Industry Changes Mean New Job Opportunities

This September, the AAPG, the Society of Exploration Geophysicists and the Society for Sedimentary Geology (SEPM) will combine for a new conference, the International Meeting for Applied Geoscience and Energy, or IMAGE, in Denver, Colo. This will be a live and virtual meeting for the energy sector.

Jim Reilly, astronaut and past director of the U.S. Geological Survey, will be the keynote speaker for the Division of Environmental Geosciences and the Energy and Minerals Division. Plan to attend and get the latest from our DEG technical sessions.

DEG under COVID-19

We had a virtual year of Zoom meetings. All of the sectional, national and regional meetings were cancelled. Awards and talks got thrown into the heap of confusion. On top of that, we are trying to boost the profile of DEG by combining publications under the AAPG standard. Olga Popova, DEG editor, has been working with Bob Merrill, AAPG editor, to combine the Environmental Geosciences journal with the AAPG Bulletin. Bob pointed out that the DEG papers will get a much better exposure to the petroleum industry. Olga has already given Bob the current batch of papers. Bob said that he plans to have special issues of the Bulletin dedicated to the environment. My thanks go to Olga Popova and Bob Merrill for their work on the combined journals.

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This September, the AAPG, the Society of Exploration Geophysicists and the Society for Sedimentary Geology (SEPM) will combine for a new conference, the International Meeting for Applied Geoscience and Energy, or IMAGE, in Denver, Colo. This will be a live and virtual meeting for the energy sector.

Jim Reilly, astronaut and past director of the U.S. Geological Survey, will be the keynote speaker for the Division of Environmental Geosciences and the Energy and Minerals Division. Plan to attend and get the latest from our DEG technical sessions.

DEG under COVID-19

We had a virtual year of Zoom meetings. All of the sectional, national and regional meetings were cancelled. Awards and talks got thrown into the heap of confusion. On top of that, we are trying to boost the profile of DEG by combining publications under the AAPG standard. Olga Popova, DEG editor, has been working with Bob Merrill, AAPG editor, to combine the Environmental Geosciences journal with the AAPG Bulletin. Bob pointed out that the DEG papers will get a much better exposure to the petroleum industry. Olga has already given Bob the current batch of papers. Bob said that he plans to have special issues of the Bulletin dedicated to the environment. My thanks go to Olga Popova and Bob Merrill for their work on the combined journals.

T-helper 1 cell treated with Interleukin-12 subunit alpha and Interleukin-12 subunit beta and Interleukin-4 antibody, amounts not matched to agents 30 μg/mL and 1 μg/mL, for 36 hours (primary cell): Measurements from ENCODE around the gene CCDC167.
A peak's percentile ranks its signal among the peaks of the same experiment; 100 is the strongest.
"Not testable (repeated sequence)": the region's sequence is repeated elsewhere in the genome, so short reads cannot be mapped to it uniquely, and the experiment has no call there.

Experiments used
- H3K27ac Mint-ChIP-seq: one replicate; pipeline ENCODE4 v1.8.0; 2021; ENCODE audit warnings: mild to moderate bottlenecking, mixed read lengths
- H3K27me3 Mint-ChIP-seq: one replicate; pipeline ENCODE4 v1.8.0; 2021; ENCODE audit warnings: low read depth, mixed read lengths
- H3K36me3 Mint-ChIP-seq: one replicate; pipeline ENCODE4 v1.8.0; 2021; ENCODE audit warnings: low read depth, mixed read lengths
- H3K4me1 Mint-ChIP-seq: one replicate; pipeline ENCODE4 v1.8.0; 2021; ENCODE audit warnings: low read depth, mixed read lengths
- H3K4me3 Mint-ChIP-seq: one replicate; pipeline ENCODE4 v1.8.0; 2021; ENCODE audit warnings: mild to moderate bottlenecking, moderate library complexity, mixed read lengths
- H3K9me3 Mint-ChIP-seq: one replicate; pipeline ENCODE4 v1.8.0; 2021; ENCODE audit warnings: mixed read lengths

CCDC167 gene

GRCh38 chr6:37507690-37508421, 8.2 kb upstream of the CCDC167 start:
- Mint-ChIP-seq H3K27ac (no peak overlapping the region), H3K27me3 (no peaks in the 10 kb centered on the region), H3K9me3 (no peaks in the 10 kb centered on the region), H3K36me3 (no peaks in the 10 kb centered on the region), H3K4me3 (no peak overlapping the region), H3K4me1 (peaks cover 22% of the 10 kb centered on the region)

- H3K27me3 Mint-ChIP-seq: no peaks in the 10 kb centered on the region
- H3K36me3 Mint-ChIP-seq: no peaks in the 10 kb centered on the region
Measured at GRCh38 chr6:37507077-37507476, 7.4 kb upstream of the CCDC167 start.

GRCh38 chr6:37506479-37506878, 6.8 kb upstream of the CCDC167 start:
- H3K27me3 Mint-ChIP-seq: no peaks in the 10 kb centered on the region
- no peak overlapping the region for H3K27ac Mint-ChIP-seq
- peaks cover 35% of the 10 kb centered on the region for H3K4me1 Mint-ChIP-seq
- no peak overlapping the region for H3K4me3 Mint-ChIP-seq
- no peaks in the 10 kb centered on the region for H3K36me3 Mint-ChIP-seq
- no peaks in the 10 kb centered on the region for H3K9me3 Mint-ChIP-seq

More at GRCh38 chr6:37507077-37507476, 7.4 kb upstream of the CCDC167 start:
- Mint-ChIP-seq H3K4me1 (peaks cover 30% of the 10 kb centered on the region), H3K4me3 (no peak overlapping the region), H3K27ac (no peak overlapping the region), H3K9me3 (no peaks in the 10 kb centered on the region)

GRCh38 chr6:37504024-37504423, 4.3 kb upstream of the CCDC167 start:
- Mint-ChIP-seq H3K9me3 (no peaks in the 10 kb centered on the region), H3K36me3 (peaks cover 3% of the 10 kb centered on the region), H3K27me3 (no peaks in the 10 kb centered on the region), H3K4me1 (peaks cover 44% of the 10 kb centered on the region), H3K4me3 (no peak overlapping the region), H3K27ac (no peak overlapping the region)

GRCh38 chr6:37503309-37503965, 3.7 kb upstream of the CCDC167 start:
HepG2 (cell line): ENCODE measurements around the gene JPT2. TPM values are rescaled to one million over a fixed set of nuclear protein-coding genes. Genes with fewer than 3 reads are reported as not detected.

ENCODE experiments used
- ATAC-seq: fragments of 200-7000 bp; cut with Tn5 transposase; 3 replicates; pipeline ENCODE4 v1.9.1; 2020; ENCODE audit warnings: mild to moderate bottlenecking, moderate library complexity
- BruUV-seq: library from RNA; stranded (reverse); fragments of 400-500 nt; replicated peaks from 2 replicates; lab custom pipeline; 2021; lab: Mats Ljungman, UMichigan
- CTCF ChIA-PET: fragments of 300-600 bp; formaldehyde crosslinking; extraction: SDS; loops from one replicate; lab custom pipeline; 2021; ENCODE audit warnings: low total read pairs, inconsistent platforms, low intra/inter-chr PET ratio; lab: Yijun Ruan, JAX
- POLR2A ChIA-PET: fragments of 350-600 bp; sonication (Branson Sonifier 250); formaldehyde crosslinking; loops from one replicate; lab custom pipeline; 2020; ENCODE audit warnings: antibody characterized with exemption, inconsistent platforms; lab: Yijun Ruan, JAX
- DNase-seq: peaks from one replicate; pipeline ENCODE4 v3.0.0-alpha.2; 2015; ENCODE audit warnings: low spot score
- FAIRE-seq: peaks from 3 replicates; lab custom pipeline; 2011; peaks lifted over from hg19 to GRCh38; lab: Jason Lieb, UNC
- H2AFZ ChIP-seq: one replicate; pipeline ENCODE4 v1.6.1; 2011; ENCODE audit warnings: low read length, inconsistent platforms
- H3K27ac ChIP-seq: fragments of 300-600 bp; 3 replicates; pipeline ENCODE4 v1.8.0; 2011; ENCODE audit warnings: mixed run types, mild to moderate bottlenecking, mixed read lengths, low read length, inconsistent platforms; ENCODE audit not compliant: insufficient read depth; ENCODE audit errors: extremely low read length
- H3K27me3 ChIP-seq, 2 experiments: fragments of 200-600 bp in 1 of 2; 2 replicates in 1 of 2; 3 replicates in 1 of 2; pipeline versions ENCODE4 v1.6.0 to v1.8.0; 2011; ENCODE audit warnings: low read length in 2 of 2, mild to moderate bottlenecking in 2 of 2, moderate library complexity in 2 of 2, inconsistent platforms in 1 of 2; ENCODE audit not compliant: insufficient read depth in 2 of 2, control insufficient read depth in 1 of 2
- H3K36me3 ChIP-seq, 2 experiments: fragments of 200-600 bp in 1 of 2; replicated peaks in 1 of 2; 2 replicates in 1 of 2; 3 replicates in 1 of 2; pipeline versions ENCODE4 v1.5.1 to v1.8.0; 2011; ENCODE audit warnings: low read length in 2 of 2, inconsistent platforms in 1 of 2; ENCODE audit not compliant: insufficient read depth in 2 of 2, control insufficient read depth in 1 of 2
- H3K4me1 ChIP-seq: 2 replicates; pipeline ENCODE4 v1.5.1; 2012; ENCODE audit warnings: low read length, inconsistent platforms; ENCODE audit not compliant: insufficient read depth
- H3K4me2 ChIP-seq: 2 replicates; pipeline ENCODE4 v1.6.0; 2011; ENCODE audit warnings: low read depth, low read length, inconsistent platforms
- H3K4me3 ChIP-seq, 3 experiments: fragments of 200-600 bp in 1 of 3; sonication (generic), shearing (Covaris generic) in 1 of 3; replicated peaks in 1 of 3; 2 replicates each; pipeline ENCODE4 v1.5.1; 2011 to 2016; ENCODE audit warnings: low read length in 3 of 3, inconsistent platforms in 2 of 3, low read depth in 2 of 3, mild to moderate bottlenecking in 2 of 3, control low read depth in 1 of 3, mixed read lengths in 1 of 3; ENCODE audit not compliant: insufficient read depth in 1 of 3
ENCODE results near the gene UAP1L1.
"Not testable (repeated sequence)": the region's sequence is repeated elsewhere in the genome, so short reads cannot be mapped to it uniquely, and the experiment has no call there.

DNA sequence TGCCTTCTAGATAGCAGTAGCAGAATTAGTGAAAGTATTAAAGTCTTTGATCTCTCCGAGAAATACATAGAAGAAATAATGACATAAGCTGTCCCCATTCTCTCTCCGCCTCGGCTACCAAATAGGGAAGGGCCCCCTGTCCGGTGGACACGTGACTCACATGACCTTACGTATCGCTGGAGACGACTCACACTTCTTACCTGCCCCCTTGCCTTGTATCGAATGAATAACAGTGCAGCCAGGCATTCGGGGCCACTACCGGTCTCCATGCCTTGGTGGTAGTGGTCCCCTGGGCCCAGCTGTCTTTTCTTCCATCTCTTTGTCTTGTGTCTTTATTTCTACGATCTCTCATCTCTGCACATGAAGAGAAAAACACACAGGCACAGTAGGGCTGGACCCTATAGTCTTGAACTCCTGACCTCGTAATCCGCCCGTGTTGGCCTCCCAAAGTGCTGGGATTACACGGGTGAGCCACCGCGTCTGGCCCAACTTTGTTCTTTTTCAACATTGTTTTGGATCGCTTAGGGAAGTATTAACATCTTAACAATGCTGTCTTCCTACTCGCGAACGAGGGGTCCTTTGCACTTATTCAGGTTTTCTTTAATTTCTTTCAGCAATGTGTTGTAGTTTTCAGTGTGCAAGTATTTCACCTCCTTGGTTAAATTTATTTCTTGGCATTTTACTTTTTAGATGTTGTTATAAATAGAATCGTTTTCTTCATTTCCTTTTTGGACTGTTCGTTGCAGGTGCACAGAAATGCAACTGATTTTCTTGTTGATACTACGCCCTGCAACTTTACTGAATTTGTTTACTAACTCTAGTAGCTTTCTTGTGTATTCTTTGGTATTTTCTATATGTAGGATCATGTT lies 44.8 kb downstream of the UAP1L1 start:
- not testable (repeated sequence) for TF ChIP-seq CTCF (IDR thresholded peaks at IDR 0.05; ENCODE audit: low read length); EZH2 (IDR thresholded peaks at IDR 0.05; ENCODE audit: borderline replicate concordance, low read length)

The Future and Jobs

The petroleum industry has changed and is under attack. Many want to stop production of carbon-based fuels. There is a logic to this if we look to the future. Right now, the oil we use for fuel is not replaceable. That means that when it is gone, it is gone.

Should we be burning hydrocarbons? Will we not need these very hydrocarbons to make a multitude of products in the future? If so, why burn it?

The answer is that petroleum is abundant and cheap. That will change. We need to sustain energy production and fill the holes in the current alternative energy industries like solar, wind turbines, geothermal and advanced batteries.

This does not mean oil industry jobs will be eliminated. They will just change. Using California as an example – oil operations are under attack to be eliminated. Operators are being forced to shut down. The goal is to reduce oil production and eventually eliminate it.

In an earlier column, I pointed out that this creates new jobs for geologists to abandon all these wells in an environmentally safe way. What I’ve seen is the regulatory agencies beefing up their staffs and geologists joining up with engineers to abandon these unprofitable wells. These same geologists can work in groundwater. Water districts, water boards, sanitation districts and barrier projects provide good jobs for people with petroleum backgrounds. Environmental companies and geotechnical companies are good places to work.

We must remain aware that these changes will take time and we need a healthy infrastructure while we make the Switch. The cancellation of the Keystone XL pipeline will hurt both Canada and the United States. The Colonial pipeline shut down just recently hurt the eastern United States badly. It was costly and dangerous.

Past DEG President Francois Merechal points out that geothermal areas may provide heat for energy use and brines for lithium extraction. Carbon capture, use and storage and the Regional Induced Seismicity Collaborative are still big issues along with the Water Resources Management System, which sets standards for water as a commodity. Robin Anthony, a member of the Eastern Section who serves on the DEG Advisory Board, has been closely following the CCUS issues for DEG and we support an economy-wide deployment of CCUS. DEG President-elect Miriam Winsten plans to pursue joint activities with other societies like the Society of Petroleum Engineers, the American Geosciences Institute and SEG to better inform us on the major environmental issues. Maybe we need a sustainable energy competition to spur on new development.

DEG

Please consider joining us as a member of one of our committees. Please contact Autumn Haagsma through AAPG.

Vice President Chris Walker, Secretary Tim Duex, Secretary/Treasurer have done a great job keeping the DEG meetings on track. I thank them for their service to our profession. Thanks to Diane Keim of AAPG for running down all of our problems during this difficult time. Thanks to everyone who worked on the DEG Executive Committee, the DEG Advisory Board and DEG committees. There were 20 of us.

Please be safe and stay well.

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